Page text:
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Gods, Goddesses, and Images of God: In Ancient Israel

Author: 
Othmar Keel (Author) Christoph Uehlinger (Author)
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Description

Winner of Biblical Archaeology Society Award—Best Scholarly Book on Archaeology

How were male and female deities understood in ancient Canaan and Israel? Did Yahweh, the God of Israel, ever have a divine consort or partner? How was the Yahweh cult affected by religious and political features of Egypt, Assyria, and Canaan? Vindicating the use of symbols and visual remains to investigate ancient religion, the authors reconstruct the emergence and development of the Yahweh cult in relation to its immediate neighbors and competitors.
ISBN: 
9780800627898
Price: 
$49.00
Release date: 
November 23, 1998
Pages: 
480
Width: 
6
Height: 
9

Endorsements

"[A] most important contribution to the study of religion of Israel and its Canaanite or, more neutrally, Palestinian antecedents in a number of years....[Keel's] most comprehensive and far-reaching study to date."
— Patrick D. Miller, Journal of Biblical Literature

Table of Contents

Preface to the English Edition
Preface to the German Edition

I. Starting Point
  1. The Problem
  2. The Current State of the Question
  3. Archaeology and the Religious History of Palestine/Israel

II. Points of Departure
  1. Symbols and Symbol Systems
  2. The Sources: Texts and—More Importantly—Images
  3. Methodology of the Iconographical Approach: Myth, Iconicity, Constellations
  4. Periodization of the Archaeology of Palestine/Israel
  5. Why this Survey Begins with Middle Bronze Age IIB

III. Equality of the Sexes: Middle Bronze Age IIB
  1. Caprids and Lions
  2. The Hippopotamus Goddess and the Symbol
  3. Naked Goddess, Goddess Heads, and Trees
  4. The Iconography of the Cult Installations at Nahariyah and Gezer
  5. The Iconography of the Middle Bronze Age Temples of Tel Kitan and Megiddo
  6. The Weather God and His Consort
  7. The Falcon-Headed Figure
  8. The Ruler with Male and Female Worshipers
  9. Couples Summary

IV. Eqyption Colonialism and the Prevalence of Political and Warrior Deities: Late Bronze Age
  1. Hazor, or the Continuity of the Northern Syrian and Indigenous Traditions
  2. Megiddo: From the Gold Pendants of the Vegetation Goddess to the Dominance of Warriors
  3. Lachish and Egyptian-Canaanite Syncretism in Southern Palestine
  4. Beth-Shean or the Egyptian State God and His Officials Summary: Excursus: The Late Bronze and Early Iron Age So-Called "Astrte Plaques"

V. The Hidden God, Victorious Gods, and the Blessing of Fertility: Iron Age I
  1. The Amun Temple in gaza and the Widespread Presence of the Hidden God
  2. Gods in Triumph and Domination: Seth-Baal, Reshef, and Horus
  3. The Conqueror, Who Triumphs over His Enemies
  4. Goddess Idols, Lyre Players, and Female Mourners: Elements of Philistine Iconography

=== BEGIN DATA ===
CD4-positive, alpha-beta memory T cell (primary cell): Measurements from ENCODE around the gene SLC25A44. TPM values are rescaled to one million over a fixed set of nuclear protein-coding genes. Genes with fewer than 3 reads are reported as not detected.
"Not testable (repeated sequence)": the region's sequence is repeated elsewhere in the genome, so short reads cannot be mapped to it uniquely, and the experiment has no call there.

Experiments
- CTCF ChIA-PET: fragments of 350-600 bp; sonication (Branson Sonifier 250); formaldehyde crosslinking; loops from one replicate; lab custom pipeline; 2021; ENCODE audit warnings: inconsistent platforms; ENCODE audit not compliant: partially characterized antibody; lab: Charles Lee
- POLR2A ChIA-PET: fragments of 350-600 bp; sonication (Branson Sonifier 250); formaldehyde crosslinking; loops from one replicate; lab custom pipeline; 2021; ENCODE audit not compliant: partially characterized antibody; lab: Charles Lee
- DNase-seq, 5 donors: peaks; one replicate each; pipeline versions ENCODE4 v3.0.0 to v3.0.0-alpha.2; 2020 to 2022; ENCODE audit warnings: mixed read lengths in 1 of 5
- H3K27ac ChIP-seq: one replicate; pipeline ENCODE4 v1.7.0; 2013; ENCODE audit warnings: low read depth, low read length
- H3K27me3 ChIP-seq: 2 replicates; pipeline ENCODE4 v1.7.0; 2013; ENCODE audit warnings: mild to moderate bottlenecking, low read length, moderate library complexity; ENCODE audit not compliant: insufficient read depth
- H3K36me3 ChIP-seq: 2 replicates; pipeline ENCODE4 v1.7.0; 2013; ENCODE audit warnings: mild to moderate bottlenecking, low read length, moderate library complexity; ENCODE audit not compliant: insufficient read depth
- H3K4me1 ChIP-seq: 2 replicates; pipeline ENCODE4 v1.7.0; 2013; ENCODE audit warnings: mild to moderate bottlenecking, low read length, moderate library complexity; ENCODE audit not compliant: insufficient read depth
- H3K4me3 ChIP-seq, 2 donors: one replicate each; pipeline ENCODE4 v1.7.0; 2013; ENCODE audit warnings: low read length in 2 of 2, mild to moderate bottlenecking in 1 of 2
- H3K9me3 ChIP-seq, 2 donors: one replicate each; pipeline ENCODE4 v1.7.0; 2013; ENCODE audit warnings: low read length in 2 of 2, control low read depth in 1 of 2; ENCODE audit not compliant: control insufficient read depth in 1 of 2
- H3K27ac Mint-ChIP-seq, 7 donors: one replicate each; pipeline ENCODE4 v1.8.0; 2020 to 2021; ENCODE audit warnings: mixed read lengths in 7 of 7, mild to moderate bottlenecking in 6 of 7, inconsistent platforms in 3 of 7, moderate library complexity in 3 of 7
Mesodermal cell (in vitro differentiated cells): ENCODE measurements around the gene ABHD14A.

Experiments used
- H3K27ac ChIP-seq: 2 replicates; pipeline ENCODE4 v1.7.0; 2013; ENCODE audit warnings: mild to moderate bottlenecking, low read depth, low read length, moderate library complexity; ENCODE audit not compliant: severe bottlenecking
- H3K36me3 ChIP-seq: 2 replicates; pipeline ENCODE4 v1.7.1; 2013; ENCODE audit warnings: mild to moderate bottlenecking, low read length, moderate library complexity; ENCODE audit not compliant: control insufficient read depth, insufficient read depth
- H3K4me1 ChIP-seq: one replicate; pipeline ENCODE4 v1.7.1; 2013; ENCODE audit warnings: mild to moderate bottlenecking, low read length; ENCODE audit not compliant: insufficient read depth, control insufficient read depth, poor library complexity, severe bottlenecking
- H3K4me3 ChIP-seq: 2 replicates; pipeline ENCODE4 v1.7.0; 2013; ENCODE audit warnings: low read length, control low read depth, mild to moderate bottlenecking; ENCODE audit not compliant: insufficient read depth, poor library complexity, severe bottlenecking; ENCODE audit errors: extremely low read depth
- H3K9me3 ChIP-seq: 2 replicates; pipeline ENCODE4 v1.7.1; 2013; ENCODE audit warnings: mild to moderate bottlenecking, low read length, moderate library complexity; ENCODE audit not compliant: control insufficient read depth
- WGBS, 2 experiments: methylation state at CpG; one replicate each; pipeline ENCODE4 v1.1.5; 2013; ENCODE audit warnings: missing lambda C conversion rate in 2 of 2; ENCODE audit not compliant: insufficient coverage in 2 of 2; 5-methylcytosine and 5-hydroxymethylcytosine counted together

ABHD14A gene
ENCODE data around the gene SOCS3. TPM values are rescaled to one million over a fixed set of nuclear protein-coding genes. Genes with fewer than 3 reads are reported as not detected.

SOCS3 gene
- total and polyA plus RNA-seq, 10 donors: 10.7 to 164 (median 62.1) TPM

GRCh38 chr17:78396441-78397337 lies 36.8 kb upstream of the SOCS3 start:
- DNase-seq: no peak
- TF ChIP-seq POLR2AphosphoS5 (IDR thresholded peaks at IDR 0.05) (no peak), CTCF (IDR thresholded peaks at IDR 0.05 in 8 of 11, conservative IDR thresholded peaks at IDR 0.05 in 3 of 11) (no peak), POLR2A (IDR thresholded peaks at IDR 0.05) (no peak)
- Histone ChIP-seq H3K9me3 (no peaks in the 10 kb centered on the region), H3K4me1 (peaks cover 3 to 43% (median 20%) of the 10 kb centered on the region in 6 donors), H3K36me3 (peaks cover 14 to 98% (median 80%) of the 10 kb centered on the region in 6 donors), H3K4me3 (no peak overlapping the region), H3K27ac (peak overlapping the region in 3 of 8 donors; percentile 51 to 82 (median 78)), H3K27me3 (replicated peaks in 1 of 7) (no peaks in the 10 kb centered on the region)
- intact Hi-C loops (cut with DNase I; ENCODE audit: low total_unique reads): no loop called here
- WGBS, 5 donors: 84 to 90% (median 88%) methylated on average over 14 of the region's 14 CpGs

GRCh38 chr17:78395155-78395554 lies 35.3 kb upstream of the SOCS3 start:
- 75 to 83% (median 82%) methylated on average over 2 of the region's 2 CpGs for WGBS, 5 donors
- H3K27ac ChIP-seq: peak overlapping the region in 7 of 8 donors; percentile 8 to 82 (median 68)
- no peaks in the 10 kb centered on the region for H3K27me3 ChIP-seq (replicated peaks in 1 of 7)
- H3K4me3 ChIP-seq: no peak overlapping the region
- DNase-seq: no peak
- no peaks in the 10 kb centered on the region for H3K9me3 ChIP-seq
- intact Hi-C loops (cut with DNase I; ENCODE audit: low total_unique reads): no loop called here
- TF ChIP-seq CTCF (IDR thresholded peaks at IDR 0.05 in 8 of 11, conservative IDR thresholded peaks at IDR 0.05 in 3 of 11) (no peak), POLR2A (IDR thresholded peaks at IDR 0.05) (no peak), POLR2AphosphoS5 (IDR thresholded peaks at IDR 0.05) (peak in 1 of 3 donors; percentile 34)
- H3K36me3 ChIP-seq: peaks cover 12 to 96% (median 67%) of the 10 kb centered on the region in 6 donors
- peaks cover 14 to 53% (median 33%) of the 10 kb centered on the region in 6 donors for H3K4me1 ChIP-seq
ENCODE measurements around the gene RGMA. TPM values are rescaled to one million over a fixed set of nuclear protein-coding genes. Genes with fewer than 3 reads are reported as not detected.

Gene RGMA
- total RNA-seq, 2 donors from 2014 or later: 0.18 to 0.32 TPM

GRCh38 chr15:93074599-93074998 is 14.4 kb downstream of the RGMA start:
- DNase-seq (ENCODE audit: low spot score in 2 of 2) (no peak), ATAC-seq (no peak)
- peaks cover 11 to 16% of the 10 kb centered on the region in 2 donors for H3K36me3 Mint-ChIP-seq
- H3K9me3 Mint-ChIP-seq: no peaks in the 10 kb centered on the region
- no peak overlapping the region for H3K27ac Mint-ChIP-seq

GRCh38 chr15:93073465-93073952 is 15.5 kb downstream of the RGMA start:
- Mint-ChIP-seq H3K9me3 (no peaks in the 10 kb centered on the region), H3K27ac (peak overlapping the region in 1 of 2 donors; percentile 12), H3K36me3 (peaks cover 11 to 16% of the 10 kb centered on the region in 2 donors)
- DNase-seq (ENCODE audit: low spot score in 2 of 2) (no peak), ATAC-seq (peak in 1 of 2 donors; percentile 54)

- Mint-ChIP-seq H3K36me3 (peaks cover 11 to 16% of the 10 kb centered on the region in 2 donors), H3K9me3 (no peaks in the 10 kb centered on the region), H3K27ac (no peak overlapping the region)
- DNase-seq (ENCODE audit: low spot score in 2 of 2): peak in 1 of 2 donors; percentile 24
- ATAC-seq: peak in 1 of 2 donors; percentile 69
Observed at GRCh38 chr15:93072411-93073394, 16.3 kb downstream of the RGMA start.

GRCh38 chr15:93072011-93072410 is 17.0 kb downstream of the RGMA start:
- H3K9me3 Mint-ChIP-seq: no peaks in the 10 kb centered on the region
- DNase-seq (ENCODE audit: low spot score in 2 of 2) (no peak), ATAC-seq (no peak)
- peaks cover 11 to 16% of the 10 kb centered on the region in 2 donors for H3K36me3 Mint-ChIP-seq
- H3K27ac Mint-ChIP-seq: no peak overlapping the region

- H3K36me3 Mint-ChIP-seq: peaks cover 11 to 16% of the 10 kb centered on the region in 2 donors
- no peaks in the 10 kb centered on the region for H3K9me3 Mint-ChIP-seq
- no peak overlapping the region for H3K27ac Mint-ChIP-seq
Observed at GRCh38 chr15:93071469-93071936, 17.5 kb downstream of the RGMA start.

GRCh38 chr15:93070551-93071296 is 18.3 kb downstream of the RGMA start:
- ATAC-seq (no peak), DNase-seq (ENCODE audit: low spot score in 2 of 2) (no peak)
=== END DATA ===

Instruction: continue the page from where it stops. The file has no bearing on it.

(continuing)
5. The Prosperity of Plants and Animals Summary

VI. Anthropomorphic Deities Recede and Are Replaced by Their Attribute Animals and Entities: Iron Age IIA
  1. The General Decline of Anthropomorphic Representations of the Gods
  2. Phoenician and Northern Syrian Influences in Glyptic Art
  3. Icons of Blessing and the Substitution of the Goddess by Entities through which She Worked
  4. The Iconography of the Cultic Stands from Taanach and other Terra-Cotta Image-Bearing Artifacts
  5. The Iconography of the Jerusalem Temple Summary

VII. Baal, El, Yahweh, and "His Asherah" in the Context of Egyptian Solar and Royal Imagery: Iron Age IIB
  1. "Lord of the Animals" and Animal Images in the Near Eastern Tradition
  2. Israel: God and Bull and Other baal Figures
  3. Isolated Anthropomorphic Images of a Goddess
  4. Theophoric Personal Names with Inscriptional Documentation
  5. Tell Deir Alla: El, Shagar, Ashtar, and Shaddayin
  6. Kuntillet 'Ajrud, Khirbet el-Qom and "Yahweh's Asherah"
  7. Solar Symbolism and Winged Protective Powers in Phoenician/Israelite Speciality Crafts
  8. Symbols of Royal/Courtly Rule
  9. Judah: From the Provincial Reception of Egyptian Royal Iconography to the Integration of Religious Solar Symbolism Summary

VIII. The Astralization of the Heavenly Powers, the Revival of the Goddess, and the Orthodox Reaction: Iron Age IIC
  1. Assyria, Aram and the Astralization of the Heavenly Powers
  2. The Local Reception of Astralization Tendencies: The Crescent Moon Emblem of Haran, the Moon God in a Boat and the Asherah Once Again
  3. Distant and Close Heavenly Powers and the Significance of the Cult
  4. Terra-Cottas of Doves, Goddesses and Riders
  5. Egyptian and Egyptianized Amulets and Seals and the End of Solar Symbolism
  6. Contours of a New Orthodoxy Summary

IX. An Era Ends: Iron Age III
  1. Symbols of Changing Foreign Domination
  2. The Phoenician Economy
  3. Old and New in Northern Arabian and Edomite Forms
  4. Judah: Exclusivity

X. Summary and Conclusion
  1. Word and Picture
  2. A New Undertaking
  3. Focal Points for the Individual Periods
  4. Open Questions
  5. Theological Perspectives

Chronological Table for Palestinian/Israelite Archaeology in the Second and First Millennia

Source Index of Illustrations

Abbreviations
Bibliography
Index of Ancient Sources
Index of Subjects
The Authors